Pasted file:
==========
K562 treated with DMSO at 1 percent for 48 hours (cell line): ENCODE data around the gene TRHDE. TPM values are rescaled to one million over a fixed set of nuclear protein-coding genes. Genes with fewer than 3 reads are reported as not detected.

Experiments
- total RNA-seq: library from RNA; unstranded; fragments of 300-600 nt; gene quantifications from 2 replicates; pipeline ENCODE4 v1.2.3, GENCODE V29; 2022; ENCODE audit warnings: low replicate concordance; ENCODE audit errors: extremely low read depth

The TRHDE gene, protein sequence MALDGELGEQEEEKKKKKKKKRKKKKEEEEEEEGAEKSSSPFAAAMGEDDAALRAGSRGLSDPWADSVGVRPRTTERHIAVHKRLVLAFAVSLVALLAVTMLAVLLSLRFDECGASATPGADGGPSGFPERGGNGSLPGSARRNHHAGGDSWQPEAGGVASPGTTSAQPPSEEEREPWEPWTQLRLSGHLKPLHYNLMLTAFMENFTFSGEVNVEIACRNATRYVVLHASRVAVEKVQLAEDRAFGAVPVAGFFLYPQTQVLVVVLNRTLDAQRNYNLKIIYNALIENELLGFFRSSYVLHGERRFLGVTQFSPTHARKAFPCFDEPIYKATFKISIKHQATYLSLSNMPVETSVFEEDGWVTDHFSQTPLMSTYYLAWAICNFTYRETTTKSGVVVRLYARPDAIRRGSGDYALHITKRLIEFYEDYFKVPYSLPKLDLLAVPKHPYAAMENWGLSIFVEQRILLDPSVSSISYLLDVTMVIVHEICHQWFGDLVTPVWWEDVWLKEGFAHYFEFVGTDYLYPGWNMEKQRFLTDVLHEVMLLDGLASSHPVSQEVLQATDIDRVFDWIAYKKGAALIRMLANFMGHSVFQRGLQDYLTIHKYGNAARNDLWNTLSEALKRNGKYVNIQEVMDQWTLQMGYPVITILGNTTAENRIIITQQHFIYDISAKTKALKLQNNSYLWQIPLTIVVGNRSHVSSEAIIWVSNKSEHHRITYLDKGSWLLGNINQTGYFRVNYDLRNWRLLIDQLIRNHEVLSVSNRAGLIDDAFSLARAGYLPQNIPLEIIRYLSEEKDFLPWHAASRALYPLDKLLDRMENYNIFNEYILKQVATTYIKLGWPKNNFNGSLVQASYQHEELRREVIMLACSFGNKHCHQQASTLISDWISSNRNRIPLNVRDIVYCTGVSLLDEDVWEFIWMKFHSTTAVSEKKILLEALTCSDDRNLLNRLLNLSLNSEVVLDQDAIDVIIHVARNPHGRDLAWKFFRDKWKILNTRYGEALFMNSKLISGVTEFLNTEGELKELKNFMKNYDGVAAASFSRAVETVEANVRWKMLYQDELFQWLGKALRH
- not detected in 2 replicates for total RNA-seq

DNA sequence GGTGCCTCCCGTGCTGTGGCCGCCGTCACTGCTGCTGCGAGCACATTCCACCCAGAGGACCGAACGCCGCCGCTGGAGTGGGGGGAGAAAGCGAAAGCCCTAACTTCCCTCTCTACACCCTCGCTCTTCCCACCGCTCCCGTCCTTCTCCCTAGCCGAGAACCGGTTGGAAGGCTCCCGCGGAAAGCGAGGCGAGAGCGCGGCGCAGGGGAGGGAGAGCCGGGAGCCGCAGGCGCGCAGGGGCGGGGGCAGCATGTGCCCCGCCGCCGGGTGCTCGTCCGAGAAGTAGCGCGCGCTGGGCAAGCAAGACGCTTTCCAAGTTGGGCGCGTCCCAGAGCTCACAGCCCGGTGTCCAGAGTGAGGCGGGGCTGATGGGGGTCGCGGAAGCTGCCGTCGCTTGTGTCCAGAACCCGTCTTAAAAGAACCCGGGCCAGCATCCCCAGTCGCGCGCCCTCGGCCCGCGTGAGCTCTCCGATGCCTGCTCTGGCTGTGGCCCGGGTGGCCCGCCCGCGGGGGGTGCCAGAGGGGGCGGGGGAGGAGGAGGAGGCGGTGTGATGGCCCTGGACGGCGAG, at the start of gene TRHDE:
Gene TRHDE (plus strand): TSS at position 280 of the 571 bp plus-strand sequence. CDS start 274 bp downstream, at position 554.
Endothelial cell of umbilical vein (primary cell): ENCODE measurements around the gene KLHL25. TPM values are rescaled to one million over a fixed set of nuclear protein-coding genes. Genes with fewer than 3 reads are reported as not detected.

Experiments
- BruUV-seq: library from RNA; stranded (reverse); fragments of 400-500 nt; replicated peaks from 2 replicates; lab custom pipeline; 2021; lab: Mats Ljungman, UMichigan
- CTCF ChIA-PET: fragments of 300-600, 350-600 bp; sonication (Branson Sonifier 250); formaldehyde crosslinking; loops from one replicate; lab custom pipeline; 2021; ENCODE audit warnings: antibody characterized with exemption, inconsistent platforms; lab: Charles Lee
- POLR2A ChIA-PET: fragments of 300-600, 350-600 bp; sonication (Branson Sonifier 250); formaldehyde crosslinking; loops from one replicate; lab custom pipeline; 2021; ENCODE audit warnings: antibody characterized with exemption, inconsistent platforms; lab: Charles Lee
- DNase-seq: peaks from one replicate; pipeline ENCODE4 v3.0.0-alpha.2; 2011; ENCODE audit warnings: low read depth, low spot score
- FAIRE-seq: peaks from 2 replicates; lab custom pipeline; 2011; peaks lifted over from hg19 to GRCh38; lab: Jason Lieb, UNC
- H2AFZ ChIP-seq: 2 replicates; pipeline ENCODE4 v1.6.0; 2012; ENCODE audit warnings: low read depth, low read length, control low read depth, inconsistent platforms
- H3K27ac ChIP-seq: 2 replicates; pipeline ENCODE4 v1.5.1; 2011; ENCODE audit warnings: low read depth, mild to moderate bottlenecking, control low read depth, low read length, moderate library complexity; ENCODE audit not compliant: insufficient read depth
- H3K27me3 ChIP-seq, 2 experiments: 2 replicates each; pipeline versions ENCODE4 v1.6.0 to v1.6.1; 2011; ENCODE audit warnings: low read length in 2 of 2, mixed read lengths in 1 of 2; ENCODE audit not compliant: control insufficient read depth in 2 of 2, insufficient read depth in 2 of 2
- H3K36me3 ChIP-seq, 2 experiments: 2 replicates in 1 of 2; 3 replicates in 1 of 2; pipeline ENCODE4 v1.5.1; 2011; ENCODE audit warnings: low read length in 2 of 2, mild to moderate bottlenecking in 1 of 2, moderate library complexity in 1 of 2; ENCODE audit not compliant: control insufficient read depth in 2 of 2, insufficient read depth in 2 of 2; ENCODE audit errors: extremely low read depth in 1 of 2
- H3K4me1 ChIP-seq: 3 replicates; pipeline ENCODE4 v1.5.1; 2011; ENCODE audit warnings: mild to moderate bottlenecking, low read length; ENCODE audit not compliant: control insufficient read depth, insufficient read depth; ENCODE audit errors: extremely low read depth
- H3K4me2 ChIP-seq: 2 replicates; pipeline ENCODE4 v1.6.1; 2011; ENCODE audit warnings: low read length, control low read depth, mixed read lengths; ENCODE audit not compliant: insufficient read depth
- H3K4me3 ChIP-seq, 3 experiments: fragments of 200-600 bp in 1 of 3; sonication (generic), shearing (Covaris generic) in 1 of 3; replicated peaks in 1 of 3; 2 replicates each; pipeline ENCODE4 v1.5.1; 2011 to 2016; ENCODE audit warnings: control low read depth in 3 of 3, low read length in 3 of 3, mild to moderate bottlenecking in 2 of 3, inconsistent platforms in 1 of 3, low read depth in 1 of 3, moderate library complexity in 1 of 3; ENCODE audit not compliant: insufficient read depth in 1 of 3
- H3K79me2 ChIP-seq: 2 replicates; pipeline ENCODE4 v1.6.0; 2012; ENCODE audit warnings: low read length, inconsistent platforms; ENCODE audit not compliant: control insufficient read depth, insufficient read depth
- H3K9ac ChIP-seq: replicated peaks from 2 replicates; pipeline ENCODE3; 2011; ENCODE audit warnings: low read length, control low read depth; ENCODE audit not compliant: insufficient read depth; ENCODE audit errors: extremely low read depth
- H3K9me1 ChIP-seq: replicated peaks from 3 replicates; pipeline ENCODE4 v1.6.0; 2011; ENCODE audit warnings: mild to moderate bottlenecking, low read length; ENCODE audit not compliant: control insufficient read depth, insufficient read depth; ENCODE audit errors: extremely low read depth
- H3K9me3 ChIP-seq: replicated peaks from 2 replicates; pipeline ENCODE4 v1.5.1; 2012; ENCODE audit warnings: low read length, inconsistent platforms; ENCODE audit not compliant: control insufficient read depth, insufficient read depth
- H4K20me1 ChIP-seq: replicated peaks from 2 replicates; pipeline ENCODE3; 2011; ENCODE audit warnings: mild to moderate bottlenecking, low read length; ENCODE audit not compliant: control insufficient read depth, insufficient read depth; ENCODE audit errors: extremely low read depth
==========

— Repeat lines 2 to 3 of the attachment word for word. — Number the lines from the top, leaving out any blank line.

Experiments
- total RNA-seq: library from RNA; unstranded; fragments of 300-600 nt; gene quantifications from 2 replicates; pipeline ENCODE4 v1.2.3, GENCODE V29; 2022; ENCODE audit warnings: low replicate concordance; ENCODE audit errors: extremely low read depth